Motorola Inc.'s already-ailing stock crumbled 20 percent to an eight-year low Friday, going into steep decline after a Wall Street brokerage indicated it expects the company's situation to get worse before it gets better.

Shares in the cellphone and semiconductor giant tumbled $3.45 to $11.50 Friday afternoon, the lowest since May 1993, in extremely heavy trading on the New York Stock Exchange. Volume topped 26 million shares -- more than twice the normal amount with a third of the session still to go.

The shares have now lost 78 percent of their value since last May when they hit a 52-week high of $52.64.

Hard hit by slowdowns in its two main industries as well as profit problems of its own doing, Schaumburg, Ill.-based Motorola has been holding out hopes of a turnaround in the coming months based on new cellphones and improvements in the economy.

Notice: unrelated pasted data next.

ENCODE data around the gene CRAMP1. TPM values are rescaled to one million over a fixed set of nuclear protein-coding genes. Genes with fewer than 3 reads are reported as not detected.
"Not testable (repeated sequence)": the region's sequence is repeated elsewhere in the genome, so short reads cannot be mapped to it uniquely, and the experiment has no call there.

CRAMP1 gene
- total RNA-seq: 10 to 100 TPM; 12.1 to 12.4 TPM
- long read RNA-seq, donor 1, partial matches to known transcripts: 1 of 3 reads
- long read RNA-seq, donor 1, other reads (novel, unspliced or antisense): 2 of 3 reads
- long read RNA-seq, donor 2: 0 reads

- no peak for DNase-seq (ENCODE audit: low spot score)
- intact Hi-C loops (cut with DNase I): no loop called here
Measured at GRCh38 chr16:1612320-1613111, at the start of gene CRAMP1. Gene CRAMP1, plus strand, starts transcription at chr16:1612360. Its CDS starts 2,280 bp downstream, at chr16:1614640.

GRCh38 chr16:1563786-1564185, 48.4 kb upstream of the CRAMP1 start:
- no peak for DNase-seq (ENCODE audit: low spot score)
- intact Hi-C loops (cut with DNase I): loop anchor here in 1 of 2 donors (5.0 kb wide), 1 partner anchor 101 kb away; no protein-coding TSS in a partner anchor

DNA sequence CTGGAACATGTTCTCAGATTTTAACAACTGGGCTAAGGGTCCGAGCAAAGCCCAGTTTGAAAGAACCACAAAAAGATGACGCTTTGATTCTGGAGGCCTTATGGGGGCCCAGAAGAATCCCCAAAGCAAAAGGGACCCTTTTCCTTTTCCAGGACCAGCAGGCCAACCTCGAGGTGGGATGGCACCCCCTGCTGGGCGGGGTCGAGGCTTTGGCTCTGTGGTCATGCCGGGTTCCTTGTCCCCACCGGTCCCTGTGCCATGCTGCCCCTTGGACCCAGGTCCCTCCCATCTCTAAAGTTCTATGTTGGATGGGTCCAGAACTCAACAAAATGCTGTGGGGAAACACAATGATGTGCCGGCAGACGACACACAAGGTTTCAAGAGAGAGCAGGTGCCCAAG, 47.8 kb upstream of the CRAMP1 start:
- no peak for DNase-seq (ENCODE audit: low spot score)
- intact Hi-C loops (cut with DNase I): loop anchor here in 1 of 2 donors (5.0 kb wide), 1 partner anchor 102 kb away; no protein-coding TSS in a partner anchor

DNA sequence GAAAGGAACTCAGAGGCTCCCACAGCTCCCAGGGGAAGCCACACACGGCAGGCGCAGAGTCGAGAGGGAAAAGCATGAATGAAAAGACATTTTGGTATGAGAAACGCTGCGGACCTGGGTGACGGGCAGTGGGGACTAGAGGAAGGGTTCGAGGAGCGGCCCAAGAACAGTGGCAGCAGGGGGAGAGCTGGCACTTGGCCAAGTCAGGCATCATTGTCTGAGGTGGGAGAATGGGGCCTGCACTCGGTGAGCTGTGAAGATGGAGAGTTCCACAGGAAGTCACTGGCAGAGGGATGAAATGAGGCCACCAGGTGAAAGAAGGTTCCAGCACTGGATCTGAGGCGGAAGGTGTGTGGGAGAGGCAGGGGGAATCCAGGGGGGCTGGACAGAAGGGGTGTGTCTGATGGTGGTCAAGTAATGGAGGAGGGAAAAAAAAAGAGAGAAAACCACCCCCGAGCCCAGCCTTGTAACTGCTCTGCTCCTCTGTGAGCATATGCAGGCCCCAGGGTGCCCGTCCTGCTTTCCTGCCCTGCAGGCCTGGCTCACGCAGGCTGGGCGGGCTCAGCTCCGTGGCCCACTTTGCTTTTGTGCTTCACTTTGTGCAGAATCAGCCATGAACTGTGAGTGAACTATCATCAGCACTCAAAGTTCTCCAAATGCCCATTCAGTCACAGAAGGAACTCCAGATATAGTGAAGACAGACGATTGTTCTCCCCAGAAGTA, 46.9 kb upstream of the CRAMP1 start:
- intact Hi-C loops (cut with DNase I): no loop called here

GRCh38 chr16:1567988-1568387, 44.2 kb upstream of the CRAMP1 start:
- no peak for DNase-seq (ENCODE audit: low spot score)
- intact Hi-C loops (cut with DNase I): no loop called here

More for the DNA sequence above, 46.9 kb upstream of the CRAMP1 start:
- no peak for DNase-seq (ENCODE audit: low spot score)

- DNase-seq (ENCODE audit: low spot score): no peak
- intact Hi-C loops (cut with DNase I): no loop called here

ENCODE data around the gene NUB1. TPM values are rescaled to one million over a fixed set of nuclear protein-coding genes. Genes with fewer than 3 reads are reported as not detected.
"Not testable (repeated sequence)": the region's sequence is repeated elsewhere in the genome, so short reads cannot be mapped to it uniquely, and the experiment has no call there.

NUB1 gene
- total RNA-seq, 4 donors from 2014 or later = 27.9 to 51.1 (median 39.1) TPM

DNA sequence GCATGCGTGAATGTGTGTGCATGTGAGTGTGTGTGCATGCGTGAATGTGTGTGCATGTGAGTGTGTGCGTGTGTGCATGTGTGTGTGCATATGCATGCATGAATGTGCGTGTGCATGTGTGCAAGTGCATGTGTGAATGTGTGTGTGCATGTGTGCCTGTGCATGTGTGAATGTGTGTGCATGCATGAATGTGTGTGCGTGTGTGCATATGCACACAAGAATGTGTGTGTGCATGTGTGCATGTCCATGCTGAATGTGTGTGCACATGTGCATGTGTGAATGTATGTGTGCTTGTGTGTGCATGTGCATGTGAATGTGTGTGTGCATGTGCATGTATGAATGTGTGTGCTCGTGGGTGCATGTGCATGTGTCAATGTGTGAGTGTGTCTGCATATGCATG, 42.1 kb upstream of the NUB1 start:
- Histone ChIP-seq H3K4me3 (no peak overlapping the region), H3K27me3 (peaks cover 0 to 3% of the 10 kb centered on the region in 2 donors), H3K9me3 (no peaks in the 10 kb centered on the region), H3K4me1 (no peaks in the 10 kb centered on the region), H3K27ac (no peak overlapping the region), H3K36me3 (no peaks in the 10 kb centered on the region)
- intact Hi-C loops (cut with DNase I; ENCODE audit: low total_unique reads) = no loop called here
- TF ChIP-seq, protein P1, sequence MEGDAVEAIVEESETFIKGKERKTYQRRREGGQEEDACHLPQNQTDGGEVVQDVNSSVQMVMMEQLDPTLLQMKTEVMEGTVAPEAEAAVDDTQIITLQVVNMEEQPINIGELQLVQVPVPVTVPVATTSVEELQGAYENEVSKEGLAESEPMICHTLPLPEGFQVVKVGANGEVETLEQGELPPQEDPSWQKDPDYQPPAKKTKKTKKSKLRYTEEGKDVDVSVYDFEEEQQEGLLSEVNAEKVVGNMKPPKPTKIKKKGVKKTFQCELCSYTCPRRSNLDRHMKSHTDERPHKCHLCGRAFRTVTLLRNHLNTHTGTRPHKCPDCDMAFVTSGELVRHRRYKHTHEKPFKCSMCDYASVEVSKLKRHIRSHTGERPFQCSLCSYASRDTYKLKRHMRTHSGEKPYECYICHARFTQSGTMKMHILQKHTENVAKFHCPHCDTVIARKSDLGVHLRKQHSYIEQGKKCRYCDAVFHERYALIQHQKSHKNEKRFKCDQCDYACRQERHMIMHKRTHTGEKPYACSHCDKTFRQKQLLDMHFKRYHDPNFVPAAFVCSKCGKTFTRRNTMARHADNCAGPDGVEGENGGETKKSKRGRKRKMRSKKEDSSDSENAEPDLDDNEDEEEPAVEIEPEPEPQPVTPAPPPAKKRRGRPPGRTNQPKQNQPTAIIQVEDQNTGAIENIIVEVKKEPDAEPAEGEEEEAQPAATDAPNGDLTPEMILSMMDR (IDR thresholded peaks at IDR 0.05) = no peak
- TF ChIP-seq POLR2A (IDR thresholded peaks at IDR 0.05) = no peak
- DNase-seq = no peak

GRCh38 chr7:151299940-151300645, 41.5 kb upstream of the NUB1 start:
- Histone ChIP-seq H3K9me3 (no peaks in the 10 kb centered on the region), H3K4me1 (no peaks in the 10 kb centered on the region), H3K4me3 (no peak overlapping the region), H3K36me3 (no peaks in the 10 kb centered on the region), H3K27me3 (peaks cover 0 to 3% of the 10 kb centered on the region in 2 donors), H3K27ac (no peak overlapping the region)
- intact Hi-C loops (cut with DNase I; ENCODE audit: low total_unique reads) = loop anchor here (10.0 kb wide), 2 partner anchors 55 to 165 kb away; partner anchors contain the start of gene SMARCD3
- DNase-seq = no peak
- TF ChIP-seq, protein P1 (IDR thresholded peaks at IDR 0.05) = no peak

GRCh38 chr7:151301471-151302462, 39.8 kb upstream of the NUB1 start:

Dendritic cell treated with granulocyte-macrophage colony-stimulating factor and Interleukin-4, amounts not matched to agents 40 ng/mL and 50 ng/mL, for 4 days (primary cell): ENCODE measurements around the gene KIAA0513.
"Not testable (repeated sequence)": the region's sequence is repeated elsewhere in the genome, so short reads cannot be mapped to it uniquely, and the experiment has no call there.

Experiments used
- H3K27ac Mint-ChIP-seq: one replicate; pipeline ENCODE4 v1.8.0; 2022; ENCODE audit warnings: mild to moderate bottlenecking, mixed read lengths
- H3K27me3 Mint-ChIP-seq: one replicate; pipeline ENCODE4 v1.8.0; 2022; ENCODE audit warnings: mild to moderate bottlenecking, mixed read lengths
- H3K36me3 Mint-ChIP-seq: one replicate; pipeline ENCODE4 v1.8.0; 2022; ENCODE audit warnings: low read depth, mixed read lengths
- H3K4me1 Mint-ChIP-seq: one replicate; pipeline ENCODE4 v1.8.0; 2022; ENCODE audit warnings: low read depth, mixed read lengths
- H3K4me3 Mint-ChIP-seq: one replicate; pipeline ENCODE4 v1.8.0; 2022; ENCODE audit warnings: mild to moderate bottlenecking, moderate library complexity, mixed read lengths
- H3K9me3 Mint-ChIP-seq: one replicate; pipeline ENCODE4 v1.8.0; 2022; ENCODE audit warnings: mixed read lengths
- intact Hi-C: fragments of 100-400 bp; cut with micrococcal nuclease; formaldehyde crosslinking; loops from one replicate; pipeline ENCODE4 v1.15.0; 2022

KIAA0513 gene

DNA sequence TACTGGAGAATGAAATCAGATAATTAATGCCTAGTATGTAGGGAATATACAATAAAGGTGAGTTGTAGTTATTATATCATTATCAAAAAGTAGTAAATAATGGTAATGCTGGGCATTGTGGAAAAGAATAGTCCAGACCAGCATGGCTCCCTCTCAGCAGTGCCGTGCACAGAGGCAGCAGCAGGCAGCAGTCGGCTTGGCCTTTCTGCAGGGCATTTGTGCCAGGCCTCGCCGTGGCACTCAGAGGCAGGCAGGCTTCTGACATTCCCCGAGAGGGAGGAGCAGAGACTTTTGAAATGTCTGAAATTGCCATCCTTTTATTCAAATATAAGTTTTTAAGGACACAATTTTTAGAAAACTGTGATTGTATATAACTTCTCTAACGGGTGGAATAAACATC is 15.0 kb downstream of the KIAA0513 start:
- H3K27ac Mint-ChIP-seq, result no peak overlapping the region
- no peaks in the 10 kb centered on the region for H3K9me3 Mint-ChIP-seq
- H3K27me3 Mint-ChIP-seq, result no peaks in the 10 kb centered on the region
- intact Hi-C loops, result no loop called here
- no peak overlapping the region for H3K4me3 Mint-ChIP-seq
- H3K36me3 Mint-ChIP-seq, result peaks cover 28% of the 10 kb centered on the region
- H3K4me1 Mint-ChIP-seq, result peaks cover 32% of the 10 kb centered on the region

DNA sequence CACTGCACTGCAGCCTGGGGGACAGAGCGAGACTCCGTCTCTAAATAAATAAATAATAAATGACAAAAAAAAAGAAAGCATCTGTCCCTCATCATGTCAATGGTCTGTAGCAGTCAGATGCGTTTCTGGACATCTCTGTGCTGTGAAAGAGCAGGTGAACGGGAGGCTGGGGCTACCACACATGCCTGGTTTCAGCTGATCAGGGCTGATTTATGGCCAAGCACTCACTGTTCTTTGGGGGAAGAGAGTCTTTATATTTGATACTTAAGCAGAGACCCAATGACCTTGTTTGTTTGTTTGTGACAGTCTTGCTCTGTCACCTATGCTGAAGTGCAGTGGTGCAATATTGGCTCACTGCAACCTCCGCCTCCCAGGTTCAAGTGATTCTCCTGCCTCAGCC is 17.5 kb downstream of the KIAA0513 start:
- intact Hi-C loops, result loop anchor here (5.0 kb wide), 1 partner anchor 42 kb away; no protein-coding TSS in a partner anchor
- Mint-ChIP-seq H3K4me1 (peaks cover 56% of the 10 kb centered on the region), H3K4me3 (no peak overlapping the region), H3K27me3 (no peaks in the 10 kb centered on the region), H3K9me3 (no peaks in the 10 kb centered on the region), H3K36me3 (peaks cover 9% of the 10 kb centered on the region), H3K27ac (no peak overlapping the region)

But Credit Suisse First Boston, in starting coverage of Motorola with a "buy" rating, said it sees nothing on the horizon that would turn the company's fortunes around.

"We do not see a major catalyst until the second half of this year, at the earliest," the brokerage said in a research note.

"Motorola typically sets the tone for the earnings season," it said. "This quarter, like for many other technology companies, we are expecting a poor performance and diminished outlook."

Weakness in cellphones, semiconductors and infrastructure will likely lower Motorola estimates for the full year 2001, it said.

Motorola, which has cut 22,000 jobs since December, reports first-quarter results next Tuesday after the market closes, then discusses them in a conference call Wednesday morning. Analysts surveyed by Thomson Financial/First Call are expecting a loss of 7 cents a share.

"Everyone knows their numbers are probably going to be pathetic -- they've pre-warned that," said Todd Bernier, an analyst for Morningstar in Chicago. "This is probably just investors assuming the worst."